Your browser does not support javascript:   Search for gard hereSearch for news-and-events here.

Diseases

Genetic and Rare Diseases Information Center (GARD)

Kartagener syndrome


Other Names for this Disease
  • Dextrocardia bronchiectasis and sinusitis
  • PCD
  • Primary ciliary dyskinesia
  • Siewert syndrome
See Disclaimer regarding information on this site. Some links on this page may take you to organizations outside of the National Institutes of Health.

Treatment

Newline Maker

How might Kartagener syndrome be treated?

There is currently no cure for Kartagener syndrome. Treatment varies based on the signs and symptoms present in each person. Airway clearance therapy, similar to that used in cystic fibrosis, can loosen thick, sticky mucus so it can be cleared away. Antibiotics may be prescribed to treat respiratory, sinus, and middle ear infections and may be given on a long-term basis in people with chronic or frequent infections. Surgery to insert ear tubes may be recommended in children with chronic ear infections that are resistant to antibiotics. In people with severe lung disease, lung transplantation may be an option.[1][2][3]

For more information on the treatment and management of Kartagener syndrome, please click here.
Last updated: 2/2/2015

References
  1. Primary Ciliary Dyskinesia. NORD. June 2012; http://www.rarediseases.org/rare-disease-information/rare-diseases/byID/526/viewAbstract.
  2. Maimoona A Zariwala, PhD, FACMG, Michael R Knowles, MD, and Margaret W Leigh, MD. Primary Ciliary Dyskinesia. GeneReviews. February 2013; http://www.ncbi.nlm.nih.gov/books/NBK1122/.
  3. John P Bent lll, MD. Kartagener Syndrome. Medscape Reference. February 2014; http://emedicine.medscape.com/article/299299-overview.


GARD Video Tutorial

  • Finding Treatment Information - A video developed by GARD Information Specialists that explains how you can find information about treatment for a rare disease.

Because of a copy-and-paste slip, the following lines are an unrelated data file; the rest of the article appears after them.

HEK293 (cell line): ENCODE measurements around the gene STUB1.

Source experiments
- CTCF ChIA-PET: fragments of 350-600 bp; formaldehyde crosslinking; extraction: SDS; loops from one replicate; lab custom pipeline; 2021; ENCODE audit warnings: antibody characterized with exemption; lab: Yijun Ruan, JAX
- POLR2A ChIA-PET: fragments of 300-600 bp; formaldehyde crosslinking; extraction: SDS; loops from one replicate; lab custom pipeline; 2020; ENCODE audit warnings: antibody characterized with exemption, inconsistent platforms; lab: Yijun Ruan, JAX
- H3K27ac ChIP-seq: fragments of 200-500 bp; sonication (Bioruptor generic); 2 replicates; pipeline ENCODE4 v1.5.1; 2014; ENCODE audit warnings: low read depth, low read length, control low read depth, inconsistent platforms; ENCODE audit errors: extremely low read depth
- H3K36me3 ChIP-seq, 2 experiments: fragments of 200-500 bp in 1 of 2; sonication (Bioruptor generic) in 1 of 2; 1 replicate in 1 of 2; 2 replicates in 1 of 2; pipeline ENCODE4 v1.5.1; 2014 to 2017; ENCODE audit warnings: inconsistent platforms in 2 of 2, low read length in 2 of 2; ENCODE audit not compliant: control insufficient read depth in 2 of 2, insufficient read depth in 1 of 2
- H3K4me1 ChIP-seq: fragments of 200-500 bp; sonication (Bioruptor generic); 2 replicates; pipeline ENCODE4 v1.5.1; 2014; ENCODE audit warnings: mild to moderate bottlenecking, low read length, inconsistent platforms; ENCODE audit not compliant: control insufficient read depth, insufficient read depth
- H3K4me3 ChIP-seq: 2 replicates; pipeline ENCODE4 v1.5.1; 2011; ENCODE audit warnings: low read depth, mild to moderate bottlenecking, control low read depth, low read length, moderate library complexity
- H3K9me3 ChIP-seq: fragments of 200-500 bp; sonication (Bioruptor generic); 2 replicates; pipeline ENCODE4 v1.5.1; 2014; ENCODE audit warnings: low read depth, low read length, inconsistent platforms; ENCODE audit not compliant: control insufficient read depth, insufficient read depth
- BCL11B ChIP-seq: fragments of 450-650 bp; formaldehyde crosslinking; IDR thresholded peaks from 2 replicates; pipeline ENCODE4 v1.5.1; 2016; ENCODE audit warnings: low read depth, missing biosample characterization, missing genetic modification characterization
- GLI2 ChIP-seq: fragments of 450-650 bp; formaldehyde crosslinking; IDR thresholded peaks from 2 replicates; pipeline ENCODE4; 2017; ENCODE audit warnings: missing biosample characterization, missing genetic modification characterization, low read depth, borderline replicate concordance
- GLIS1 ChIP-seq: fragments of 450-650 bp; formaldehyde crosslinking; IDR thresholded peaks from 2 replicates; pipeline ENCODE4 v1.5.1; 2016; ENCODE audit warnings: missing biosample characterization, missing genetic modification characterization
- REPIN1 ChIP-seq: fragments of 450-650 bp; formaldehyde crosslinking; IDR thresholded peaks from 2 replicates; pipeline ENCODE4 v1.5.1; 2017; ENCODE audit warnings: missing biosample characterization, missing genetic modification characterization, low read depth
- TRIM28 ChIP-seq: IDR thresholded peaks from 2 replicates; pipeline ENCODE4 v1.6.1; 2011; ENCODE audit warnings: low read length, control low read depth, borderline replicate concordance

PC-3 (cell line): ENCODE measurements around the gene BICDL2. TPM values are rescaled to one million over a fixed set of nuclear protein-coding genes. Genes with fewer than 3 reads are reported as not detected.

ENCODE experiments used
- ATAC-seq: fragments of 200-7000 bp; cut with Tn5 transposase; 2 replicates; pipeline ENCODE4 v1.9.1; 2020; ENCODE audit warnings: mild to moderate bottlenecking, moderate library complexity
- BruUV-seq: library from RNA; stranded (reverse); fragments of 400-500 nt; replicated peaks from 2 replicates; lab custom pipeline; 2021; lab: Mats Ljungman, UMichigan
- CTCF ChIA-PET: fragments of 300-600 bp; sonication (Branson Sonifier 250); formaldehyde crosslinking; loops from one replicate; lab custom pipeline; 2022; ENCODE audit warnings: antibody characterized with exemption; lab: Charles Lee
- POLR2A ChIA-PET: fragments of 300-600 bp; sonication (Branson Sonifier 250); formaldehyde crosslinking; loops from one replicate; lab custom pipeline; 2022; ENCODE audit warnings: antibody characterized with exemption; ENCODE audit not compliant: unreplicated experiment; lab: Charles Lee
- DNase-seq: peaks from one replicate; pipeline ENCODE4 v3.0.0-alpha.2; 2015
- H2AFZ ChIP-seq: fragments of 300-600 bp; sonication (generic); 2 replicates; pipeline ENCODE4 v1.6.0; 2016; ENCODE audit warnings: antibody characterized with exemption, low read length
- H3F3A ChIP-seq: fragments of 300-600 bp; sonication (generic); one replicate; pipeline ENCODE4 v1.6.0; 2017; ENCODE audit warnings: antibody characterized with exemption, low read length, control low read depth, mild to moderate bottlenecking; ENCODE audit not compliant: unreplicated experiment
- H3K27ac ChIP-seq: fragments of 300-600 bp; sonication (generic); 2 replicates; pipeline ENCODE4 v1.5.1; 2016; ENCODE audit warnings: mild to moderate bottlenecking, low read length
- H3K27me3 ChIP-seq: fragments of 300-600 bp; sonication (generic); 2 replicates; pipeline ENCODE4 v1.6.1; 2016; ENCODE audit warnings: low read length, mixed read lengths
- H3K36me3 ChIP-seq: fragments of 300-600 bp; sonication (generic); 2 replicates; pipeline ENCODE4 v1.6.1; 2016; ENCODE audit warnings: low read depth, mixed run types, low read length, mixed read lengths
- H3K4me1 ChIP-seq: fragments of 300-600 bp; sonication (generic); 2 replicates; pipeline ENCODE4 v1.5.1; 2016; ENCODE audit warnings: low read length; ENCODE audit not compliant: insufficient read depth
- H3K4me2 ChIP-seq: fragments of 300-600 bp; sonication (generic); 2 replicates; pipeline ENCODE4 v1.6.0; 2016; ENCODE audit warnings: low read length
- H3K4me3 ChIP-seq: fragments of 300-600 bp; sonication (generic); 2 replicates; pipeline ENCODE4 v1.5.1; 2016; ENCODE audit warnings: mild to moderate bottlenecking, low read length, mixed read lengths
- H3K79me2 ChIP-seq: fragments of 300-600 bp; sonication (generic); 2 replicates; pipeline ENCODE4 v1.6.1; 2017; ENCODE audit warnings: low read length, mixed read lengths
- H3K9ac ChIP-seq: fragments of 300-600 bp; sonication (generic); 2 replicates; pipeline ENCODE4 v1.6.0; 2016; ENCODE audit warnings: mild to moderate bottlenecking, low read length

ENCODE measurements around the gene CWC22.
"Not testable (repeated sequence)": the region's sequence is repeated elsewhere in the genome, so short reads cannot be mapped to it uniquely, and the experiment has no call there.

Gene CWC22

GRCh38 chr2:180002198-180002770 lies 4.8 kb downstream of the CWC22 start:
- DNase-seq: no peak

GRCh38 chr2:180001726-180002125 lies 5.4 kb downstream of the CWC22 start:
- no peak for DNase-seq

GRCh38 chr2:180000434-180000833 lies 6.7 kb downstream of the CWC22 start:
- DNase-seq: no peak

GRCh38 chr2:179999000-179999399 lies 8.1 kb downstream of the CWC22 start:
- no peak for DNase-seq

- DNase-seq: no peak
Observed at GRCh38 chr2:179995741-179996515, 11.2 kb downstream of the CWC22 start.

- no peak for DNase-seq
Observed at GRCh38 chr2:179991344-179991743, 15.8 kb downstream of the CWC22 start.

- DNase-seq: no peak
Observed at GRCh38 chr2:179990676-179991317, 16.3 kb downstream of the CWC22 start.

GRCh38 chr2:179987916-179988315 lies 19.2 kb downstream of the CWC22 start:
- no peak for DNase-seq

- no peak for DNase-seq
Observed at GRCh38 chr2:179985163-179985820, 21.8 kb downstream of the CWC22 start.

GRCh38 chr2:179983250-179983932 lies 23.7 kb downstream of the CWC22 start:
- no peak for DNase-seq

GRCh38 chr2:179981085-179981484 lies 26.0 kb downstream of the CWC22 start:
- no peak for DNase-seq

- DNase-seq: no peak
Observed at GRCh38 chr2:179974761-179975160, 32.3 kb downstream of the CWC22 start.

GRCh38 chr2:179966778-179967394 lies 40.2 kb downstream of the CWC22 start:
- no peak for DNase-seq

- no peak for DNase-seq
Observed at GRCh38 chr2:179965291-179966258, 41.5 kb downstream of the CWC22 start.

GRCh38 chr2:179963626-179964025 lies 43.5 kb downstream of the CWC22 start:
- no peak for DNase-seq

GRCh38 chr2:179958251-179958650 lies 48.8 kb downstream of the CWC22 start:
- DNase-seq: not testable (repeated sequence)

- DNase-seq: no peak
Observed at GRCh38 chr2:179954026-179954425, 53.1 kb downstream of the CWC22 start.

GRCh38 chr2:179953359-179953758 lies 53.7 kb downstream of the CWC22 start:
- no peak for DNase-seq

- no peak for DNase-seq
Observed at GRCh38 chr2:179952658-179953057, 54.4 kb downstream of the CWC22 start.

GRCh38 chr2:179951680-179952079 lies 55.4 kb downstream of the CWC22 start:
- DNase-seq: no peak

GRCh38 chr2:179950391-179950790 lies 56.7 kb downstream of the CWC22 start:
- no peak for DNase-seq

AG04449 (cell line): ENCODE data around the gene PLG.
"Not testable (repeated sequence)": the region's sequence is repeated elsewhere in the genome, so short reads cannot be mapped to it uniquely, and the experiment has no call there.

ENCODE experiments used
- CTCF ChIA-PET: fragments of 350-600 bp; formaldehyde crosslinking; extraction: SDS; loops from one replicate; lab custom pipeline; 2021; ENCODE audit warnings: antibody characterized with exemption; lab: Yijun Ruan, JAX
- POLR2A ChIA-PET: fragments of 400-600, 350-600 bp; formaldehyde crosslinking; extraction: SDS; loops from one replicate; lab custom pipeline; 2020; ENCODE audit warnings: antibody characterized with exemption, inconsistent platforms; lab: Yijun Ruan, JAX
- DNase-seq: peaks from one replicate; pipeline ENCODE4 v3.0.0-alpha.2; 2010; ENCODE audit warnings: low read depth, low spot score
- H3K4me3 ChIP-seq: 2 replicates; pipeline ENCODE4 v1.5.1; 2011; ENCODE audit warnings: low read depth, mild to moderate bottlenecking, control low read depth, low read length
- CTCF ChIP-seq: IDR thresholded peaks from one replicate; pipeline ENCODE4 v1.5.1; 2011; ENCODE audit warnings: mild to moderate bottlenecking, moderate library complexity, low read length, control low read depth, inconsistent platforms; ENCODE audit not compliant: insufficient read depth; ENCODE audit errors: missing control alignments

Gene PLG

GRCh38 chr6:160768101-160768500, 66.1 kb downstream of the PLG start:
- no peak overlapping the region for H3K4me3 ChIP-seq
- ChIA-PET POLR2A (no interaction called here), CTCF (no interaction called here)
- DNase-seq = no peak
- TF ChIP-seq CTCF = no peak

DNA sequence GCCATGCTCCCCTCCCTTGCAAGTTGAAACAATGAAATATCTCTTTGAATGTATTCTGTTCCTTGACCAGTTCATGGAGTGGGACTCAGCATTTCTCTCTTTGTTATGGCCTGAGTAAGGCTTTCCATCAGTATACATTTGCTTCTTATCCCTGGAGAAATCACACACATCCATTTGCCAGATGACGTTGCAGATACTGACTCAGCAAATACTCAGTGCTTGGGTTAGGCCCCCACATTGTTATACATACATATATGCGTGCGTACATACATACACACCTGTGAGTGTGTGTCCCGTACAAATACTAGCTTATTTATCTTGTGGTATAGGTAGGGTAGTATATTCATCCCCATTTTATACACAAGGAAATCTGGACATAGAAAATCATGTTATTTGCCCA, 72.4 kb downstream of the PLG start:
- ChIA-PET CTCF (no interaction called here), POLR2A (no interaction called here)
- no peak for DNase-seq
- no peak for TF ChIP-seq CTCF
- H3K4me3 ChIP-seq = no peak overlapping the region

Finding Treatment Information

Management Guidelines

  • GeneReviews provides current, expert-authored, peer-reviewed, full-text articles describing the application of genetic testing to the diagnosis, management, and genetic counseling of patients with specific inherited conditions. Click on the link to view the article on this topic.

Clinical Trials & Research for this Disease

  • ClinicalTrials.gov lists trials that are studying or have studied Kartagener syndrome. Click on the link to go to ClinicalTrials.gov to read descriptions of these studies.
  • The Genetic Disorders Of Mucociliary Clearance Consortium is a network of four U.S. centers (University of North Carolina at Chapel Hill, Washington University in St. Louis, University of Washington, and University of Colorado) that are collaborating in the diagnostic testing, genetic studies, and clinical trials in patients with impairments in mucociliary clearance, focusing on primary ciliary dyskinesia, cystic fibrosis, and pseudohypoaldosteronism. Ultimately, this group hopes to better define the clinical pathogenesis of these important airway diseases, improve or expand diagnostic testing, and develop new and effective treatments. To read more about this consortium and their involvement with primary ciliary dyskinesia and Kartagener syndrome, click on the above link.
  • The Research Portfolio Online Reporting Tool (RePORT) provides access to reports, data, and analyses of research activities at the National Institutes of Health (NIH), including information on NIH expenditures and the results of NIH-supported research. Although these projects may not conduct studies on humans, you may want to contact the investigators to learn more. To search for studies, enter the disease name in the "Text Search" box. Then click "Submit Query".
Other Names for this Disease
  • Dextrocardia bronchiectasis and sinusitis
  • PCD
  • Primary ciliary dyskinesia
  • Siewert syndrome
See Disclaimer regarding information on this site. Some links on this page may take you to organizations outside of the National Institutes of Health.